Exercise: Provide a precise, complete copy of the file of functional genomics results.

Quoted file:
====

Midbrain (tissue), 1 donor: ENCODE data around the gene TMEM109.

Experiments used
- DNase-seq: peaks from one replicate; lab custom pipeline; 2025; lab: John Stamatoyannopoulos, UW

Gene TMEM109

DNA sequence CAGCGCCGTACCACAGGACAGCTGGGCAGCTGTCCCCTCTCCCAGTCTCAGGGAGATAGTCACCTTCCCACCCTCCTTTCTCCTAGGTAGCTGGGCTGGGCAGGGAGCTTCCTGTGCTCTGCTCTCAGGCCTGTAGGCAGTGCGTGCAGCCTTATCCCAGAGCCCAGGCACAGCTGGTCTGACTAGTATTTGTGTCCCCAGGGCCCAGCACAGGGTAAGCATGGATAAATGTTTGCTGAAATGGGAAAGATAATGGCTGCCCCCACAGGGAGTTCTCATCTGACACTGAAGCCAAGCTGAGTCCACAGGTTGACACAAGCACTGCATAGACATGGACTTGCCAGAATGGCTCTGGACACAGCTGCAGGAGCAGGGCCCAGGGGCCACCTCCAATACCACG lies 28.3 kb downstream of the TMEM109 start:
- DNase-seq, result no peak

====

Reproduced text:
Midbrain (tissue), 1 donor: ENCODE data around the gene TMEM109.

Experiments used
- DNase-seq: peaks from one replicate; lab custom pipeline; 2025; lab: John Stamatoyannopoulos, UW

Gene TMEM109

DNA sequence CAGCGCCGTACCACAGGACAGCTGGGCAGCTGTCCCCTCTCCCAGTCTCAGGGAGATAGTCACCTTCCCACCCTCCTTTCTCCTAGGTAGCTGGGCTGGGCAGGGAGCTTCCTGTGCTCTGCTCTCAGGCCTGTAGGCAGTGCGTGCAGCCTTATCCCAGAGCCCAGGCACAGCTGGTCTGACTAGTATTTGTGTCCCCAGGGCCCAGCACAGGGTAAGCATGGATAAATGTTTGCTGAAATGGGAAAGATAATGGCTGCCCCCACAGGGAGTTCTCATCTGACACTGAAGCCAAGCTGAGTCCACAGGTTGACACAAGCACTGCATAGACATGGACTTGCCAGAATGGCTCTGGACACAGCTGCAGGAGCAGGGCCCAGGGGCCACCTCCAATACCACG lies 28.3 kb downstream of the TMEM109 start:
- DNase-seq, result no peak